Five lessons from Brazil 0-1 Peru

Brasil Global Tour look back at the key talking points from the Selecao’s early Copa America Centenario exit on Sunday


Brazil saw their Copa America Centenario campaign come to a premature end on Sunday as a controversial 1-0 defeat to Peru sent them crashing out at the group stage.

It was the first time since 1987 that the Selecao have failed to make it past the first round of a Copa America tournament.

Dunga’s expansive side made a good start to the match, impressing in the first half with an attacking 4-2-3-1 that saw Santos playmaker Lucas Lima replace the suspended Casemiro – an approach the coaching staff had been experimenting with since the Chevrolet Brasil Global Tour victory over Panama last month.

Report: Brazil 0-1 Peru | WATCH: Peru’s controversial winner | Dunga balsts referee

But the eight-time South American champions failed to turn their dominance into a lead and ultimately went out to a Raul Ruidiaz winner 15 minutes from time.

Below Brasil Global Tour looks back at some of the key talking points from the Selecao’s early exit.

Coutinho’s no-show

After the victory over Haiti brought a brilliant performance from hat-trick hero Philippe Coutinho, all eyes were on the Liverpool man to continue to deliver in the final third. But this time out he could not have the same impact.

A number of misplaced passes as Brazil lost their rhythm in the second half meant he failed to settle into the game and was nowhere near as deadly as he had been in front of goal last time out. Coutinho had waited so long for an opportunity to be a real protagonist for his country, but the team’s lack of cohesion after the break made it very difficult for the Liverpool man who will no doubt go on to be a future star of the national team.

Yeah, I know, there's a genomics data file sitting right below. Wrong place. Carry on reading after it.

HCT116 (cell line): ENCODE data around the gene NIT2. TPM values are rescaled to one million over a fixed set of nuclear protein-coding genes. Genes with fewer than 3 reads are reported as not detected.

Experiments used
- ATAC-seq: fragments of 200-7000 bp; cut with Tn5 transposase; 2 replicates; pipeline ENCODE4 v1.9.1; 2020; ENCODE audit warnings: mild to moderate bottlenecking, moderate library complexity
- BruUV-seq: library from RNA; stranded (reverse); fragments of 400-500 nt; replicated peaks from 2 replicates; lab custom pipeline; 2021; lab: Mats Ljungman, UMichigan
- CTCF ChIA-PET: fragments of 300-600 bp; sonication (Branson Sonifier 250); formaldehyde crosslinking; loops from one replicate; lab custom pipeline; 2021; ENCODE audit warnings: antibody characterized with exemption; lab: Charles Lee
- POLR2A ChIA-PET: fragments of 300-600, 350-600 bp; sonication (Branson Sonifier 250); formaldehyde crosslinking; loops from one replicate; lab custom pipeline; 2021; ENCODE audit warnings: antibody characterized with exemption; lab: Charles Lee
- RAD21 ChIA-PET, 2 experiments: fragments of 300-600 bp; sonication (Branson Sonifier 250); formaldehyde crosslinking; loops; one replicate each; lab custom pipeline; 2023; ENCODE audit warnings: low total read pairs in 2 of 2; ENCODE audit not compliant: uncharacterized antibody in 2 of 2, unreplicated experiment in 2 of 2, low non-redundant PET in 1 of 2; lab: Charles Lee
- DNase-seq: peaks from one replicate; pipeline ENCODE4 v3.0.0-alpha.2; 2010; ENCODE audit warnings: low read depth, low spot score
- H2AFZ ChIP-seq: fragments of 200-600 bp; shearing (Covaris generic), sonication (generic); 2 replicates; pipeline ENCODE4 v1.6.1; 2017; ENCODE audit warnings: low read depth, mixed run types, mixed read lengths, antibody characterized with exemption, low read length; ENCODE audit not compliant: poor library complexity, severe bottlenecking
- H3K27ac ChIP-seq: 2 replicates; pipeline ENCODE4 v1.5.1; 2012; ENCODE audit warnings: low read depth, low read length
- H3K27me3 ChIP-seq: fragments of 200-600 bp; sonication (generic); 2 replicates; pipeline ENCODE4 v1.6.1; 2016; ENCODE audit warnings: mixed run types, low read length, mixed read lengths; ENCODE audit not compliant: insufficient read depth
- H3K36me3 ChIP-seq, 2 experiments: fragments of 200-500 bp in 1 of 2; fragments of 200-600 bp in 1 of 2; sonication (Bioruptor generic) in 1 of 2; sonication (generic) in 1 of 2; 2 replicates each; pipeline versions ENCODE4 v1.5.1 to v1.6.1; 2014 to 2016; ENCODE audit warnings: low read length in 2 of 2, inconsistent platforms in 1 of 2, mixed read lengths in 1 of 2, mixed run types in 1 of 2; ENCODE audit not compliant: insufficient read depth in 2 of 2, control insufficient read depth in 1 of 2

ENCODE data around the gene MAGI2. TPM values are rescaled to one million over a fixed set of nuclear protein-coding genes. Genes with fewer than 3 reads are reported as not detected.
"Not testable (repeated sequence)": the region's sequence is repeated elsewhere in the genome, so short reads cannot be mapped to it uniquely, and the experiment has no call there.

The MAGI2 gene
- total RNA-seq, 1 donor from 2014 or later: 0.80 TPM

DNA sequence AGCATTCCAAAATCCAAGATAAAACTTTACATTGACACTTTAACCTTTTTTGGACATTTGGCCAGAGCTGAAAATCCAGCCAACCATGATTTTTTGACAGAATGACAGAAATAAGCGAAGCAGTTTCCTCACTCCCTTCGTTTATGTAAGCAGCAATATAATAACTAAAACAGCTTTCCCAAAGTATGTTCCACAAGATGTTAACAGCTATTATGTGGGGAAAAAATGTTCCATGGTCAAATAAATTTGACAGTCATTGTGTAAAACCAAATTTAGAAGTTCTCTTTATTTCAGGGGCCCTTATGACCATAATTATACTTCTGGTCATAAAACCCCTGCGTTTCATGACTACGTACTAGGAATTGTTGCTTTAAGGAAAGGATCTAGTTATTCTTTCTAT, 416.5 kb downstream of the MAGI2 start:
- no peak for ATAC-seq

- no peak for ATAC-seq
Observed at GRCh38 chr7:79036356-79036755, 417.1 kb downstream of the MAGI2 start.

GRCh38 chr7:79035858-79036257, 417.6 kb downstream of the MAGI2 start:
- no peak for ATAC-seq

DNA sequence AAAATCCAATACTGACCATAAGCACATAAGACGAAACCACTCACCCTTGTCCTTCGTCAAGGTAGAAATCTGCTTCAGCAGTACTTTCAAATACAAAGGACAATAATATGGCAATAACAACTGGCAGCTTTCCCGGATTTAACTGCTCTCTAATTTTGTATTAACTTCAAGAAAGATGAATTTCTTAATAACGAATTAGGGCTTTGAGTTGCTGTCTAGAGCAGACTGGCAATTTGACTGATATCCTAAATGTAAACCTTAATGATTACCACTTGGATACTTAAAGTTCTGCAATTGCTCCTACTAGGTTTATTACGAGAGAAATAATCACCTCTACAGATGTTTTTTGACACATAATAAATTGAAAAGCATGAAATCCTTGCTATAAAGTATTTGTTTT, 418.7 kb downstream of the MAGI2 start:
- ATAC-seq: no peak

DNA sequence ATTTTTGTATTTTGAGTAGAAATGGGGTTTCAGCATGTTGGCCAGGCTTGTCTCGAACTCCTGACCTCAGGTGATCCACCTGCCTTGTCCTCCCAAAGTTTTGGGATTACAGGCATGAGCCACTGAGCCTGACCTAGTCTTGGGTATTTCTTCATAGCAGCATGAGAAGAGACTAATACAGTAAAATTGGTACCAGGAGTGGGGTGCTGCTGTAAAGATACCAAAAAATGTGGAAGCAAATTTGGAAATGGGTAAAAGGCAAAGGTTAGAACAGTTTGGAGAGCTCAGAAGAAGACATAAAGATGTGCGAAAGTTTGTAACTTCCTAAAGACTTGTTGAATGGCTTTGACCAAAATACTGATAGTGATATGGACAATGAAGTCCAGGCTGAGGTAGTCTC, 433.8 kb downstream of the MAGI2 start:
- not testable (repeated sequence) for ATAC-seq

Gabigol – close but not quite close enough

The past couple of weeks had seen Santos starlet Gabriel ‘Gabigol’ Barbosa grow from promising youngster into bonafide senior international, coming off the bench to hit two goals in three substitute appearances as he made his first steps in the national team.

Against Peru he was handed his first Brazil start and twice went close to breaking the deadlock in the first half. First he received a low pass and turned expertly to roll a shot towards the far corner, but was denied by a fine save. Then he hit a snap shot that stung Pedro Gallese’s hands but was not accurate enough to beat him. Gabigol was replaced by Hulk with 20 minutes remaining. It was a disappointing ending to a whirlwind few weeks for the 19-year-old, but he’ll be back in August to star at the Olympics.

Dunga’s brave approach doesn’t pay off

With no Casemiro and youngster Walace the only outright defensive midfielder at his disposal, Dunga took the bold approach of fielding a midfield without a holder to sit in front of the back four. The position has become so entrenched in Brazilian football that it was an extremely brave decision from a coach previously criticised for his pragmatic approach.

But despite his courage to take the game to the opposition and introduce more possession to his side, the second-half performance was well below par as his side failed to create clear-cut chances and ultimately bowed out to a goal conceded on the counter-attack.

Subsitutions fail to make the difference

As his side struggled to find the sort of cohesion they showed in the first period, local commentators insisted that changes were needed if Brazil were to arrest their sudden decline. Six late withdrawals had left Dunga without a number of his preferred options from the bench.

The Selecao needed something extra, but only one change was made as Hulk came on to replace Gabigol. Perhaps the likes of Lucas Moura and Paulo Henrique Ganso could have added something extra. Regardless, the one change Dunga did make so very nearly paid off but Elias couldn’t convert a glaring opportunity at the death after a fine cross from Hulk.

Refereeing failure

As Ruidiaz and his colleagues set off towards the corner flag in wild celebration, it was clear to see that something wasn’t quite right. Brazil goalkeeper Alisson led the protests, insisting the Peru attacker had used his hand to swat in a cross that was bending behind him.

The referee and his assistants took almost six minutes deliberating over the incident, with everyone in black appearing to have missed the handball. The big screen in the stadium would later show it was clearly Ruidiaz’s hand that sent the ball into the net. But it didn’t matter. Brazil were behind and they would bow out.

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